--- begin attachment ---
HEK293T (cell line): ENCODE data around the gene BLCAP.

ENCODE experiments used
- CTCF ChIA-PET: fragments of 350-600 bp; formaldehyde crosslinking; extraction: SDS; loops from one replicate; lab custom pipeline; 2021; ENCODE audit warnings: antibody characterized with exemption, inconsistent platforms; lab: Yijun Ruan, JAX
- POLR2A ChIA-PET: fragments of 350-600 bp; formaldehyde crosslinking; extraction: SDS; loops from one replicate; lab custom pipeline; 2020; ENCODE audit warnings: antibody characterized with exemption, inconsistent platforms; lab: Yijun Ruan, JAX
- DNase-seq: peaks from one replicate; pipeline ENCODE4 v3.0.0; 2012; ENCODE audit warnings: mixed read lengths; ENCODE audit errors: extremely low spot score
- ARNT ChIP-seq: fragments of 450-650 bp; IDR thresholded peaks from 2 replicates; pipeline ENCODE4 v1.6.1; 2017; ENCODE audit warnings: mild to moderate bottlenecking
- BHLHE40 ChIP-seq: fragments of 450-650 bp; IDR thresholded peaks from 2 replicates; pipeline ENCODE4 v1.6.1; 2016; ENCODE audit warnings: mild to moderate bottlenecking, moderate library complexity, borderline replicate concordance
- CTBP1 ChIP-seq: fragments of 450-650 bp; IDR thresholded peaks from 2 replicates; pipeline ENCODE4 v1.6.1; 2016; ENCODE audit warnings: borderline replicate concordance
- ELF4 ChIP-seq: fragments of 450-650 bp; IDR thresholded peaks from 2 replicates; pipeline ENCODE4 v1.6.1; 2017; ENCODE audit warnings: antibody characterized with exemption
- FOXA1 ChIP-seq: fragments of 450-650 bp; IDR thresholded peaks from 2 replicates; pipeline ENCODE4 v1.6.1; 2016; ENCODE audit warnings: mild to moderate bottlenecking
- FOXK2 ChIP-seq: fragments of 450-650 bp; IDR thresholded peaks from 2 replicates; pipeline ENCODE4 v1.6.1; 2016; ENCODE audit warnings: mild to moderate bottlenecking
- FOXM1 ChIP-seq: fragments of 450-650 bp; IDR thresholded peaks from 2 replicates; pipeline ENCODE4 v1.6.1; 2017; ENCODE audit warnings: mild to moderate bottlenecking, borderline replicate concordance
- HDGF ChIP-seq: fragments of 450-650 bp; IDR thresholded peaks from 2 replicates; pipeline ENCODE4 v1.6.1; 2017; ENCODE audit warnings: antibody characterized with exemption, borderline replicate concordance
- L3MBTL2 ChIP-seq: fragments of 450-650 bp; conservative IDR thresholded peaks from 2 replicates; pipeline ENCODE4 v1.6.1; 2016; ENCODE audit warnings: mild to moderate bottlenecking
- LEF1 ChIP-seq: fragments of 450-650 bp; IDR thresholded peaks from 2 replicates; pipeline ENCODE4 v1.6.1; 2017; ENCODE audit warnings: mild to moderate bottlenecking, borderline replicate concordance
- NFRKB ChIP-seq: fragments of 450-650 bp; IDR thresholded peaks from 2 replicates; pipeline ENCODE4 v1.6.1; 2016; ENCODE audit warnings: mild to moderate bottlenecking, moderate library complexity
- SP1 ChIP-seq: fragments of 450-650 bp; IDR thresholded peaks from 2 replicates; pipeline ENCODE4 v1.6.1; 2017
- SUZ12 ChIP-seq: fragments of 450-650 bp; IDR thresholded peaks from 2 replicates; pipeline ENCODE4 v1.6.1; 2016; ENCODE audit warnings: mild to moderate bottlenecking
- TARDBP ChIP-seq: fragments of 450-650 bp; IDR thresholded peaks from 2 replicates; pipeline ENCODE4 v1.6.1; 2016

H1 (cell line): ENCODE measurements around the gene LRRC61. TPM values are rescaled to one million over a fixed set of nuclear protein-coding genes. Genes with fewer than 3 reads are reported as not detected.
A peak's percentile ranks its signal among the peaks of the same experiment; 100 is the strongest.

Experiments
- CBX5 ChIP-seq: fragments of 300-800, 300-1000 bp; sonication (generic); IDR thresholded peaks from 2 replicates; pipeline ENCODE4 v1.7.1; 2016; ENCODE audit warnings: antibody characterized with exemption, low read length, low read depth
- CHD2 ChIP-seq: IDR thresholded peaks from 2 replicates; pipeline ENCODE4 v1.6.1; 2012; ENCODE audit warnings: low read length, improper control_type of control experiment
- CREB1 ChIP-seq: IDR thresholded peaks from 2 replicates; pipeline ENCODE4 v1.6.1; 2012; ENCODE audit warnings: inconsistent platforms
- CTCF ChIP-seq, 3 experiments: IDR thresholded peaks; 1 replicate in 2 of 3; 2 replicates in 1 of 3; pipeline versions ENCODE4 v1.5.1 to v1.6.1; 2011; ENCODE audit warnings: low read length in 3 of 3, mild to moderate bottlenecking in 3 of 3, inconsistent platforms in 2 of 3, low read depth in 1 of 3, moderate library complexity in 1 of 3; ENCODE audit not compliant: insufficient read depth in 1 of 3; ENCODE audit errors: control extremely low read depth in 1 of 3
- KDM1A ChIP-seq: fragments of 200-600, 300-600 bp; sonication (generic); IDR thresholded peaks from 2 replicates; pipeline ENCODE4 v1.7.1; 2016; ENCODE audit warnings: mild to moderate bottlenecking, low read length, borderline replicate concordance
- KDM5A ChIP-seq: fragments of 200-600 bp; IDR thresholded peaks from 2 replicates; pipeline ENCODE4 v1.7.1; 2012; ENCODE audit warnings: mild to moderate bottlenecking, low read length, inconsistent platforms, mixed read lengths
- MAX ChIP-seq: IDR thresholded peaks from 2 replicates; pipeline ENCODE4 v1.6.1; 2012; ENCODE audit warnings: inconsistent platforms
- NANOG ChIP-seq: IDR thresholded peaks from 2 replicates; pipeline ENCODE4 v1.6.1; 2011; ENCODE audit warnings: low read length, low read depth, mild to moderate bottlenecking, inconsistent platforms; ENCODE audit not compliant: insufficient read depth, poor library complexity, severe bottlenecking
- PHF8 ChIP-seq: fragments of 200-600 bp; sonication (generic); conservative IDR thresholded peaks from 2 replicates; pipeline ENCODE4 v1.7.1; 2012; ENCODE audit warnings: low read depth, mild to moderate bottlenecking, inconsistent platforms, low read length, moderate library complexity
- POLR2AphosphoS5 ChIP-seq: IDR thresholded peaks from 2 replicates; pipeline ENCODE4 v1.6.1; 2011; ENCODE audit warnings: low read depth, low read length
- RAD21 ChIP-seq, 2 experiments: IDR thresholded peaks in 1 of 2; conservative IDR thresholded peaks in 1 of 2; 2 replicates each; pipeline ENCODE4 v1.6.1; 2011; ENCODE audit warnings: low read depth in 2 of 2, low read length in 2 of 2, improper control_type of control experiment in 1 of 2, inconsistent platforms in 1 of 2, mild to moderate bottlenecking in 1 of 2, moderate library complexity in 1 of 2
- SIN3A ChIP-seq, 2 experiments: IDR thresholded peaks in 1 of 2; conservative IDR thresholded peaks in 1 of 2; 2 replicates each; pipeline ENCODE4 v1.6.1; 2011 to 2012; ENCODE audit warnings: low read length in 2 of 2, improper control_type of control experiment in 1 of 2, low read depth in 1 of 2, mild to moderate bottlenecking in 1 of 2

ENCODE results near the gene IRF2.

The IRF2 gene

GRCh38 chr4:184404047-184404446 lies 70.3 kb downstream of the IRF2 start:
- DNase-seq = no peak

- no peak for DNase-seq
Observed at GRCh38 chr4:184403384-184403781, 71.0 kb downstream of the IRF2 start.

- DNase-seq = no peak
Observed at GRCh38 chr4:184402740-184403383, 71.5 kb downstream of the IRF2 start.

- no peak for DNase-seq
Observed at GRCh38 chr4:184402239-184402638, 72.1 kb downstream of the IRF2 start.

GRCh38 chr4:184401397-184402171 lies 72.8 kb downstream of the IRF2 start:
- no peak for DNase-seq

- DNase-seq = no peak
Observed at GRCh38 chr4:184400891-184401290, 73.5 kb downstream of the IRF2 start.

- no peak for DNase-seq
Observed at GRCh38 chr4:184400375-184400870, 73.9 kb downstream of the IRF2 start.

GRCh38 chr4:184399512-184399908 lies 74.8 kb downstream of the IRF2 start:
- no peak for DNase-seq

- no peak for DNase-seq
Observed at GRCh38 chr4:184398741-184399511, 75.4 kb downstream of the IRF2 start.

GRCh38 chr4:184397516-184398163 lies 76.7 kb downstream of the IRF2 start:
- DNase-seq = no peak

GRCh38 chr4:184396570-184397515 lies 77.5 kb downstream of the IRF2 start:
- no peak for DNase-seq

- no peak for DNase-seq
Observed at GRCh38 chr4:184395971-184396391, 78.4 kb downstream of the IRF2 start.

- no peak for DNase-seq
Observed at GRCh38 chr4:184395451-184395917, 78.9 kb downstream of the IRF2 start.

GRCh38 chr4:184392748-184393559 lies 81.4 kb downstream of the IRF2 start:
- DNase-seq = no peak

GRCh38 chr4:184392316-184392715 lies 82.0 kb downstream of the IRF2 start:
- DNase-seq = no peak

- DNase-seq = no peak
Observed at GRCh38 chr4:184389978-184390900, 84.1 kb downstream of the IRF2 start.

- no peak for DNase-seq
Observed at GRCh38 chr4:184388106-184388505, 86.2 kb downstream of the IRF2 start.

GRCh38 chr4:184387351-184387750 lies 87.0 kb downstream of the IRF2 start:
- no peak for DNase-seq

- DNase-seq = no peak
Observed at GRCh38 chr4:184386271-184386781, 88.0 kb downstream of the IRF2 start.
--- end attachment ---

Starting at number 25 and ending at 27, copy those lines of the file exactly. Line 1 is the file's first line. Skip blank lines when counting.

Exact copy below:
- CREB1 ChIP-seq: IDR thresholded peaks from 2 replicates; pipeline ENCODE4 v1.6.1; 2012; ENCODE audit warnings: inconsistent platforms
- CTCF ChIP-seq, 3 experiments: IDR thresholded peaks; 1 replicate in 2 of 3; 2 replicates in 1 of 3; pipeline versions ENCODE4 v1.5.1 to v1.6.1; 2011; ENCODE audit warnings: low read length in 3 of 3, mild to moderate bottlenecking in 3 of 3, inconsistent platforms in 2 of 3, low read depth in 1 of 3, moderate library complexity in 1 of 3; ENCODE audit not compliant: insufficient read depth in 1 of 3; ENCODE audit errors: control extremely low read depth in 1 of 3
- KDM1A ChIP-seq: fragments of 200-600, 300-600 bp; sonication (generic); IDR thresholded peaks from 2 replicates; pipeline ENCODE4 v1.7.1; 2016; ENCODE audit warnings: mild to moderate bottlenecking, low read length, borderline replicate concordance